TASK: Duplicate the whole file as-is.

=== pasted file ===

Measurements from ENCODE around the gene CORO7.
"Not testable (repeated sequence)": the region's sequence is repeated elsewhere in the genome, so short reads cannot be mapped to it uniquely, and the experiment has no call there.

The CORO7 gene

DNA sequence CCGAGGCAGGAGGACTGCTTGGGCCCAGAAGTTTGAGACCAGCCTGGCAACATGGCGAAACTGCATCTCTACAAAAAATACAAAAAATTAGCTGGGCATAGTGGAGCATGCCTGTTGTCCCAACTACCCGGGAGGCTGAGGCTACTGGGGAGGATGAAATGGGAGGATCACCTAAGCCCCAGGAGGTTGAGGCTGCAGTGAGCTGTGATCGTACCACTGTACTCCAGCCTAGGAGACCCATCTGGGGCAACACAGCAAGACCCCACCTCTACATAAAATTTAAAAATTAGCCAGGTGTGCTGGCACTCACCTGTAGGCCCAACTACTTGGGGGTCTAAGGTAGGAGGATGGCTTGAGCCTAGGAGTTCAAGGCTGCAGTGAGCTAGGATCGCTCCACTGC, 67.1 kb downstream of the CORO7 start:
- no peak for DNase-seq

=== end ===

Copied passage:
Measurements from ENCODE around the gene CORO7.
"Not testable (repeated sequence)": the region's sequence is repeated elsewhere in the genome, so short reads cannot be mapped to it uniquely, and the experiment has no call there.

The CORO7 gene

DNA sequence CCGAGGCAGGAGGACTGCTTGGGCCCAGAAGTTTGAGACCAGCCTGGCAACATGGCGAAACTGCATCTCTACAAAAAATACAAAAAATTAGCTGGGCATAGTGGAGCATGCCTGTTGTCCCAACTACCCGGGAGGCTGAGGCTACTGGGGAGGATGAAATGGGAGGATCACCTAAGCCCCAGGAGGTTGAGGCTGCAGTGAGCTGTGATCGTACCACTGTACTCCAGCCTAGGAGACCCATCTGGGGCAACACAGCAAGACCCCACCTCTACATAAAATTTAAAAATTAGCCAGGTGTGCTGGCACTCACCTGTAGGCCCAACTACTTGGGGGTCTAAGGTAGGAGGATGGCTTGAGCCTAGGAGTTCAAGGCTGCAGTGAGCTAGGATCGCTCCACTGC, 67.1 kb downstream of the CORO7 start:
- no peak for DNase-seq